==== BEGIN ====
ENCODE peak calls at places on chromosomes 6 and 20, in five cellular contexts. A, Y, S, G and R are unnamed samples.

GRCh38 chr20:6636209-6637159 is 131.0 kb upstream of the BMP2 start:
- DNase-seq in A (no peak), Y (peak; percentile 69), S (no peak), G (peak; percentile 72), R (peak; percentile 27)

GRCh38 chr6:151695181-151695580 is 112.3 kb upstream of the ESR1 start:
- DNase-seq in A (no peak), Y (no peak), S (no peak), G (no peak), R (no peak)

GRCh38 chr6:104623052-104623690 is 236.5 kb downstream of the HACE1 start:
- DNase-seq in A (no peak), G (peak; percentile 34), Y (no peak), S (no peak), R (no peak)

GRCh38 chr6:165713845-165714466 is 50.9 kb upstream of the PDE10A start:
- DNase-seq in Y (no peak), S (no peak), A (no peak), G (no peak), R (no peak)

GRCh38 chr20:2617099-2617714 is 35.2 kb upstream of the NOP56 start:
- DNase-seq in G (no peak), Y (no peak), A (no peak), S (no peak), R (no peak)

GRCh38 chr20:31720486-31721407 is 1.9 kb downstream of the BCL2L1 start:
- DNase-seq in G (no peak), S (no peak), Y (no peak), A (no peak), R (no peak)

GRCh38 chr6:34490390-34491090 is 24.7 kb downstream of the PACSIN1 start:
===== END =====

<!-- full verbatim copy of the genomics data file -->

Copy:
ENCODE peak calls at places on chromosomes 6 and 20, in five cellular contexts. A, Y, S, G and R are unnamed samples.

GRCh38 chr20:6636209-6637159 is 131.0 kb upstream of the BMP2 start:
- DNase-seq in A (no peak), Y (peak; percentile 69), S (no peak), G (peak; percentile 72), R (peak; percentile 27)

GRCh38 chr6:151695181-151695580 is 112.3 kb upstream of the ESR1 start:
- DNase-seq in A (no peak), Y (no peak), S (no peak), G (no peak), R (no peak)

GRCh38 chr6:104623052-104623690 is 236.5 kb downstream of the HACE1 start:
- DNase-seq in A (no peak), G (peak; percentile 34), Y (no peak), S (no peak), R (no peak)

GRCh38 chr6:165713845-165714466 is 50.9 kb upstream of the PDE10A start:
- DNase-seq in Y (no peak), S (no peak), A (no peak), G (no peak), R (no peak)

GRCh38 chr20:2617099-2617714 is 35.2 kb upstream of the NOP56 start:
- DNase-seq in G (no peak), Y (no peak), A (no peak), S (no peak), R (no peak)

GRCh38 chr20:31720486-31721407 is 1.9 kb downstream of the BCL2L1 start:
- DNase-seq in G (no peak), S (no peak), Y (no peak), A (no peak), R (no peak)

GRCh38 chr6:34490390-34491090 is 24.7 kb downstream of the PACSIN1 start: